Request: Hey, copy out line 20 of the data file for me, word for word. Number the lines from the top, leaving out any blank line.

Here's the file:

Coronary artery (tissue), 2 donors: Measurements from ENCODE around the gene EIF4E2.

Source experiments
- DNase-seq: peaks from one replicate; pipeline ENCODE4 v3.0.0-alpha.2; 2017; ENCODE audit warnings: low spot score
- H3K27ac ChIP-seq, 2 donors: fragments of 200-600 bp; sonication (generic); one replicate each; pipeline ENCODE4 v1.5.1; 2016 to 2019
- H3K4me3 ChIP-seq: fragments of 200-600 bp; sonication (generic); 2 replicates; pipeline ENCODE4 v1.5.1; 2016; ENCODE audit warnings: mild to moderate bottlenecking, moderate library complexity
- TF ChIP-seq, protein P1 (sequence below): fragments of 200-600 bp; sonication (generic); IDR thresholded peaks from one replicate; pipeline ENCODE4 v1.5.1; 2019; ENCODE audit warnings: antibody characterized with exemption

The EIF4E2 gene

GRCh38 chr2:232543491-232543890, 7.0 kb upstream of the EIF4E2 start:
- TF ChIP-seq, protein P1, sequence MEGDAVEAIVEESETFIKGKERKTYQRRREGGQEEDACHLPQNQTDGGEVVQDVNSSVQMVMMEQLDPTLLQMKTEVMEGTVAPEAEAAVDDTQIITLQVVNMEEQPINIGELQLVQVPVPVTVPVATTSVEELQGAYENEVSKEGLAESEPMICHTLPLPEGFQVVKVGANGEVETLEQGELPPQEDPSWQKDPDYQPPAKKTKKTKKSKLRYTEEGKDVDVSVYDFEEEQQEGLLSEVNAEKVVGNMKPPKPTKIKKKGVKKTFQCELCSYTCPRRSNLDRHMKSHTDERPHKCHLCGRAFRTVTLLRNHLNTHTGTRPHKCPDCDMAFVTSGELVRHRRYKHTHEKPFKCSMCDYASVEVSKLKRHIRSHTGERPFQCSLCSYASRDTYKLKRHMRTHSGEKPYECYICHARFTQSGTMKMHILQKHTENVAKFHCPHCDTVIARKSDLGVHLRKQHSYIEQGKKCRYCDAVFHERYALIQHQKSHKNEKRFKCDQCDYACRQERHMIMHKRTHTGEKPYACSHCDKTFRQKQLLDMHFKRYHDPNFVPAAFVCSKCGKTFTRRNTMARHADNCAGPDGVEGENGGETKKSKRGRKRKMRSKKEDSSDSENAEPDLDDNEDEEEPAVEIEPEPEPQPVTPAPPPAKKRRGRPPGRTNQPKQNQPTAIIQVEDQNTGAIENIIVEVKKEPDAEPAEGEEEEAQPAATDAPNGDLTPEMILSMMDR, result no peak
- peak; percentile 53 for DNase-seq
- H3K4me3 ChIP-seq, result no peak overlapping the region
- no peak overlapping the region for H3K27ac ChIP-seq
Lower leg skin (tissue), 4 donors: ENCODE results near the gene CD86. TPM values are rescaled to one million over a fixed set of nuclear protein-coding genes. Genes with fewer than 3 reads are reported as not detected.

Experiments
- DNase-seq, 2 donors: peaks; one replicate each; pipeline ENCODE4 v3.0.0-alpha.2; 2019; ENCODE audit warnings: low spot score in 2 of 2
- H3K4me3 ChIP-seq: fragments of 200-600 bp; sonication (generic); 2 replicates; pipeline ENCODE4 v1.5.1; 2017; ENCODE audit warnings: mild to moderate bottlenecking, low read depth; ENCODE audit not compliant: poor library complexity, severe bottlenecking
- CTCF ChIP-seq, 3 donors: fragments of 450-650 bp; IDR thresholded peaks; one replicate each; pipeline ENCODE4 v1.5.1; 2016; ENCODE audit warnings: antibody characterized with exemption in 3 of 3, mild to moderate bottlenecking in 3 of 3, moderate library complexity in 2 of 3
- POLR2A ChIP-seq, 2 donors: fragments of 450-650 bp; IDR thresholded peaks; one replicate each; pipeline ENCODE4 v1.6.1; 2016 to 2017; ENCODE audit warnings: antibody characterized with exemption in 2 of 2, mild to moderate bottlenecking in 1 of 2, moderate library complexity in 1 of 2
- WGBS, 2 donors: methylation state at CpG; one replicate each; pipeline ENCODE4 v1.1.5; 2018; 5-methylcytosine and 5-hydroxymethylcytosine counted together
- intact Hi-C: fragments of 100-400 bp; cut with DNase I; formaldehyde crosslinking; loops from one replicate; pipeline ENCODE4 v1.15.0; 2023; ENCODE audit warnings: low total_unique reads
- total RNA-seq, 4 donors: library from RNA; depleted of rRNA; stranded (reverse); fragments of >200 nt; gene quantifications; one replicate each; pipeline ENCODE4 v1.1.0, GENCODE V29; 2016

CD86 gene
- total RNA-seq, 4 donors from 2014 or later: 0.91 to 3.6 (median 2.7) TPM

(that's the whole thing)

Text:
- intact Hi-C: fragments of 100-400 bp; cut with DNase I; formaldehyde crosslinking; loops from one replicate; pipeline ENCODE4 v1.15.0; 2023; ENCODE audit warnings: low total_unique reads